Bar and Chain Oils - This is an important area for soy-based lubricants because many companies that manage outdoor industrial operations seek a safe lubricant for workers who use cutting tools such as chain saws. This is a total-loss or once-through application in which all of the oil is lost into the environment.
SafeLube is a division of Gemtek Products that manufactures a Bar, Chain and GP Oil suitable for use in chain saws and other forest-cutting machines. This lubricant adheres to metal due to its polar nature and also works to prevent the formation of rust.
Food-grade Lubricants - Bio food-grade lubricants are a specialty market for soy-based lubricants. The use of soy oil is exceptionally useful in industrial equipment applications that may come into direct contact with food. Renewable Lubricants, Inc. produces several food-grade lubricants designed for food-safe use in applications such as hydraulic fluid and gear oil.
Biodiesel - There has been a lot of talk about renewable fuels, and biodiesel is a big part of the collective discussion. A major benefit of soy-based biodiesel is that the fuel increases lubricity in engines, causing longer engine life due to less wear throughout years of use. Also, no engine modifications are needed to operate with the product.
Soy biodiesel is competitively priced. A federal tax incentive can make it more affordable than ever, and as more people choose soy biodiesel, more suppliers and distributors are offering it.
Soy biodiesel is safer to use, handle and store than petroleum-based fuels. It can be used year-round, and consumers should follow the same cold-weather handling and storage practices as with conventional diesel. Soybean oil can be used as neat fuel and blended at certain percentages with petroleum. It's dependent on user preference.
Market Potential of Soy Lubricants
One market where biobased lubricants stand to show a significant advantage is in areas where environmentally sensitive products must be used. An example of this is at Yellowstone National Park, where park officials have converted nearly all of the park's maintenance equipment to biobased products to help preserve the park's natural environment.
In addition to national parks, other government-run facilities, such as military bases, could become a large market for soy-based lubricants. Government regulatory pressure on manufacturers to purchase green products is likely to speed the adoption of such products by government-run facilities. One example of this is Executive Order 13101, which instructs federal agencies to use environmentally preferable, biobased products.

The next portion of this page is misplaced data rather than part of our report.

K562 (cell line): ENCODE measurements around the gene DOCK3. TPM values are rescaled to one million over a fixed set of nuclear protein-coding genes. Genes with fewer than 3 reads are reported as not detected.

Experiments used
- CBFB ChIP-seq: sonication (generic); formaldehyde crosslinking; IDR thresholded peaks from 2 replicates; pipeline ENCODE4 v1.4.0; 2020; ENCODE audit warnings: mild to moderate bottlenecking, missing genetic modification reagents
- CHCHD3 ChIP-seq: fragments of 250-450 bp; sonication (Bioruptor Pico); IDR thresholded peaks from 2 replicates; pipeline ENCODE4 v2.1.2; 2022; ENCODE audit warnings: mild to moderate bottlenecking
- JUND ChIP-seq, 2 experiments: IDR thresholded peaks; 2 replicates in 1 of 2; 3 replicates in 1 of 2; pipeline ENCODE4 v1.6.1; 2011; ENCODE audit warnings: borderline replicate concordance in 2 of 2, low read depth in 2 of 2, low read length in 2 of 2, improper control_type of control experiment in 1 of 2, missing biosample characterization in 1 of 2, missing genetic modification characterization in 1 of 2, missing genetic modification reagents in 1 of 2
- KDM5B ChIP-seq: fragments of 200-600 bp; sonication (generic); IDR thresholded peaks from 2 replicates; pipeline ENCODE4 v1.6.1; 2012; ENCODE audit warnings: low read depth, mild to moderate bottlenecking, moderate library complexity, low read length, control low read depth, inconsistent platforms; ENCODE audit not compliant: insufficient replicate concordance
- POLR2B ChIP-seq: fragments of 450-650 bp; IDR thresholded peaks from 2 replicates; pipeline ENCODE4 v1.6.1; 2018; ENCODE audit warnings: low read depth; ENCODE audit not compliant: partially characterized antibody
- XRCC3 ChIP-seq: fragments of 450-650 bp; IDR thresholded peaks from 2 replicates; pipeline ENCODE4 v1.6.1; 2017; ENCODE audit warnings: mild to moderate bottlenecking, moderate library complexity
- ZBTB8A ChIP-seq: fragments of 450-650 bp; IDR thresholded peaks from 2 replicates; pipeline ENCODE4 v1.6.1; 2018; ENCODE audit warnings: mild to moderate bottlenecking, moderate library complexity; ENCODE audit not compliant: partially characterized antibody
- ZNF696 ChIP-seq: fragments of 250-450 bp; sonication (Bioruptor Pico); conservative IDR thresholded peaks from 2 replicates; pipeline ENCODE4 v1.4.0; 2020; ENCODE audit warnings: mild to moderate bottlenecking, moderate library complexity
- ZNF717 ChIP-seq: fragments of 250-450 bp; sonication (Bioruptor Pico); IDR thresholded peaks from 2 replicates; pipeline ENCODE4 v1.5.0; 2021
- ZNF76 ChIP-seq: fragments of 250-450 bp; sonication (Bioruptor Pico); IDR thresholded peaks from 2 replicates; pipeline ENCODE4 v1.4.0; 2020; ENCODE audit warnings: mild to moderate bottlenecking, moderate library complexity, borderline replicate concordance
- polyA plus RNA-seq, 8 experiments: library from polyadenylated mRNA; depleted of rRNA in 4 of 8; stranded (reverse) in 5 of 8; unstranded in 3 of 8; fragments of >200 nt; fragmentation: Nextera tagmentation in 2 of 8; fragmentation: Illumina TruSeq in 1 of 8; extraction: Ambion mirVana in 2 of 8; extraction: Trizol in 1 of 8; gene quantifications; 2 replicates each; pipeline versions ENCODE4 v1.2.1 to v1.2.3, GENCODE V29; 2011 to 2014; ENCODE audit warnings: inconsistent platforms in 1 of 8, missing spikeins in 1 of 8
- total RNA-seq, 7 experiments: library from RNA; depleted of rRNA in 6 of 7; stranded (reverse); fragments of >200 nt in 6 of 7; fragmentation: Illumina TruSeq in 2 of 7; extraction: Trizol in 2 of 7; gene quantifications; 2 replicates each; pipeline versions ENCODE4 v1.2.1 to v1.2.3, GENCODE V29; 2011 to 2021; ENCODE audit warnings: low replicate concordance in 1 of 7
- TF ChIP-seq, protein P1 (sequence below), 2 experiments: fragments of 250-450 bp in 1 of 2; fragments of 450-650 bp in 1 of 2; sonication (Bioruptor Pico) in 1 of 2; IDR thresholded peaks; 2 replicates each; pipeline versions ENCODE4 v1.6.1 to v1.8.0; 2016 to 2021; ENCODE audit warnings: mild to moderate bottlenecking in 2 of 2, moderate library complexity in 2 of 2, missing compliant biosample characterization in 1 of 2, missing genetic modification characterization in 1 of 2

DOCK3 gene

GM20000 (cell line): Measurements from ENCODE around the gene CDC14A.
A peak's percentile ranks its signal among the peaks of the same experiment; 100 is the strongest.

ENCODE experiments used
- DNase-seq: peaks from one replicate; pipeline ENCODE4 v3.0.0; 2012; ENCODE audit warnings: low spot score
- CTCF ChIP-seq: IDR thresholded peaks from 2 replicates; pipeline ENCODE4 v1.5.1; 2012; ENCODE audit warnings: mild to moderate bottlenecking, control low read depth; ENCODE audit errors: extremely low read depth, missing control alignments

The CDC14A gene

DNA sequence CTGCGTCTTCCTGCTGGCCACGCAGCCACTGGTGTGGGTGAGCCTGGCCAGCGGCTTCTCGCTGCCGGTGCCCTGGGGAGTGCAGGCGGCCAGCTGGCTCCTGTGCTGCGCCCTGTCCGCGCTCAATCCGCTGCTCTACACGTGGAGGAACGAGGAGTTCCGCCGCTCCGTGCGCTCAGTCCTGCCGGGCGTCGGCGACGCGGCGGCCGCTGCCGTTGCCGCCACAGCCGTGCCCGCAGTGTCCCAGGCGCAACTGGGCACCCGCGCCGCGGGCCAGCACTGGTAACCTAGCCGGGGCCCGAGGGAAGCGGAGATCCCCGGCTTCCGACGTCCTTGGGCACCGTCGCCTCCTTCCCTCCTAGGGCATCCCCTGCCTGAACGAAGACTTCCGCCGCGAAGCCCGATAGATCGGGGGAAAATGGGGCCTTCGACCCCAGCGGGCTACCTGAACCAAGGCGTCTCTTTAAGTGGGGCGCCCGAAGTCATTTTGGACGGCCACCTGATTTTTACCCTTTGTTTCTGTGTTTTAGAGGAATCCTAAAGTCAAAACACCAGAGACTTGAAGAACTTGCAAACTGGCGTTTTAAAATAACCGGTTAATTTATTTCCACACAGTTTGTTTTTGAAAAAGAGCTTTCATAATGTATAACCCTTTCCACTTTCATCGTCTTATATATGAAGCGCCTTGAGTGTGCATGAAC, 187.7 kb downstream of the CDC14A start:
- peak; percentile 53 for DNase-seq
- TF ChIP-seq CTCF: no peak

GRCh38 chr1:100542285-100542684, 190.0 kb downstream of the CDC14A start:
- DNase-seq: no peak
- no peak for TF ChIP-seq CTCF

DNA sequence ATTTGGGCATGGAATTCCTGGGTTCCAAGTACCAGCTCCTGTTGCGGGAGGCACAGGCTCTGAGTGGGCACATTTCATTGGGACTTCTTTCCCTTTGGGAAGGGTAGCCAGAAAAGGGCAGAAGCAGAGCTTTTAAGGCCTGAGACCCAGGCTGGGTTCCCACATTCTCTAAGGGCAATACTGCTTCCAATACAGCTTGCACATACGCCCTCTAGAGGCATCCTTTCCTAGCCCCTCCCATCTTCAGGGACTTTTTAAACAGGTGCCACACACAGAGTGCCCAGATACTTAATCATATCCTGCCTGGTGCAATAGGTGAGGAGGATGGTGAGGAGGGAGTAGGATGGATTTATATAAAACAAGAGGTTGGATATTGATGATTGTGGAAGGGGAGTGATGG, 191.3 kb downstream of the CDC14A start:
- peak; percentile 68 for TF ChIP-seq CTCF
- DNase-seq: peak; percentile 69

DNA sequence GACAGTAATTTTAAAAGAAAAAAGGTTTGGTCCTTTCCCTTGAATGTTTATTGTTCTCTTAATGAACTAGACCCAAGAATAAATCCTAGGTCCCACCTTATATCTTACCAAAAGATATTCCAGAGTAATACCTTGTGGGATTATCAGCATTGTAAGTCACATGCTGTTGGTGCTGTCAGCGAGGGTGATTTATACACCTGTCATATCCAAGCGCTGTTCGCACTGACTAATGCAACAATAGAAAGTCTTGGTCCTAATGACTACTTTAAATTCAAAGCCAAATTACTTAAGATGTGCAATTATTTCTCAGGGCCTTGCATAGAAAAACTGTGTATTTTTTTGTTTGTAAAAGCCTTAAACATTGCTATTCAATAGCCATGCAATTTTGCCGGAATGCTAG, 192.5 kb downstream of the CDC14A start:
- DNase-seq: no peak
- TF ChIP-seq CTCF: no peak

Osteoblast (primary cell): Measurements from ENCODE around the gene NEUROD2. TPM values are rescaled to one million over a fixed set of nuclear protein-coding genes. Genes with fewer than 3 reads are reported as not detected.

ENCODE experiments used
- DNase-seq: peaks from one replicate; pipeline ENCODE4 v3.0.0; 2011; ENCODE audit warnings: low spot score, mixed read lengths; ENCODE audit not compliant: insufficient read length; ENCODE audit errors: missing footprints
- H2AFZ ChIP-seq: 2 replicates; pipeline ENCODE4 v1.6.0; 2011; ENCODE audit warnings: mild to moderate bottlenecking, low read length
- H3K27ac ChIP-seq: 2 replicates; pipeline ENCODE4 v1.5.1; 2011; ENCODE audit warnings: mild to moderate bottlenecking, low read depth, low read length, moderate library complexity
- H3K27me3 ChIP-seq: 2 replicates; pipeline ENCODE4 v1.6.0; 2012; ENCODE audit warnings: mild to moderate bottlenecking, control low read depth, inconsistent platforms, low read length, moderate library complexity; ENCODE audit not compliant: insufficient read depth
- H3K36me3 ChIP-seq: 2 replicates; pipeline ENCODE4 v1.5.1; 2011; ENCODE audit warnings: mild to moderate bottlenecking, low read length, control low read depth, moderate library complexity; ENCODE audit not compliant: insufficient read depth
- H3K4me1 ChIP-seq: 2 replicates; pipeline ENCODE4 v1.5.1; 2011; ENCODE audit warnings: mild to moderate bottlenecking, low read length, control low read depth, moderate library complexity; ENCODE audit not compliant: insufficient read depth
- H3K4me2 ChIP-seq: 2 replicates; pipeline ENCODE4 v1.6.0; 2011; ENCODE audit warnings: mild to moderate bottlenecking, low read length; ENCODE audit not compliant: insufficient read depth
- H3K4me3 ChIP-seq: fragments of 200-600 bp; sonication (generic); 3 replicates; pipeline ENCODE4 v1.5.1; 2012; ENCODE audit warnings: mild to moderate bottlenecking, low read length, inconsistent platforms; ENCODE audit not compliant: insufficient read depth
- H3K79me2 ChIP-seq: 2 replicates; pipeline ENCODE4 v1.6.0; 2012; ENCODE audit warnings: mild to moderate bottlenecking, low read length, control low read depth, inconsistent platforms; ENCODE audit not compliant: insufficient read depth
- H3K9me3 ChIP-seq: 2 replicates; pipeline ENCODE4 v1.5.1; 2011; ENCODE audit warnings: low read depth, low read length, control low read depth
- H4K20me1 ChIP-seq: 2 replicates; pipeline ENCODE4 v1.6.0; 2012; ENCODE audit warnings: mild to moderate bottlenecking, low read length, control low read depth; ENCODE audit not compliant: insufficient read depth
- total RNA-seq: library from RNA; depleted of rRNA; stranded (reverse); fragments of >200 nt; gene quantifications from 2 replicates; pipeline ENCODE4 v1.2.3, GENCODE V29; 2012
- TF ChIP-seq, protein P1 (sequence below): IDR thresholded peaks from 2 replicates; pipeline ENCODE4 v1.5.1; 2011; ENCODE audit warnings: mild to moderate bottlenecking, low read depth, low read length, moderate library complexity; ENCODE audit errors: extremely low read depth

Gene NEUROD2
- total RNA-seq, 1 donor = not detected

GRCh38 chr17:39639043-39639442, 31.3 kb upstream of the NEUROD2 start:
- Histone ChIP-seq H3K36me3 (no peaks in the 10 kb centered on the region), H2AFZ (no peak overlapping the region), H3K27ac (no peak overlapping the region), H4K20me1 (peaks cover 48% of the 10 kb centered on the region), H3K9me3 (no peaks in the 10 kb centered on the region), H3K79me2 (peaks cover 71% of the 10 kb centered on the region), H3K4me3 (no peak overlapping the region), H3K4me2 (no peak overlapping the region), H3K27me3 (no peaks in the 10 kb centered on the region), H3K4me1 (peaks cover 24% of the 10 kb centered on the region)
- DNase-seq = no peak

The future of soybean oil use as a lubricant looks promising. These lubricants offer several attractive advantages when compared to oil lubricant basestocks, such as higher viscosity index, lower evaporation loss and a potential to enhance lubricity, which can potentially lead to improved energy efficiency.
Soybean oil does have performance limitations, particularly with respect to thermal, oxidative and hydrolytic stability, but these problems can be alleviated through modifications in the oil for many applications.
Continued regulatory pressures are expected to increase the use of biobased lubricants in the United States during the next five to 10 years. Soybeans in particular have the ability to step up to help meet this new demand in the United States.
The price of soy is traditionally more stable than the price of petroleum. This makes soy-based lubricants an attractive choice for manufacturers looking to avoid potential petroleum shortages and price increases.
Renewable oils are becoming more desirable as a source of lubrication. In addition to the accessibility and price advantages of U.S. soy, this could mean a bright future for soy in the alternative lubricant market.
USB is made up of 64 farmer-directors who oversee the investments of soybean checkoff. The New Uses Committee within USB is entrusted with funding the development of soy-based products in the following target markets: lubricants, plastics, coatings and printing inks, adhesives and solvents. To learn more about USB, visit www.soynewuses.org.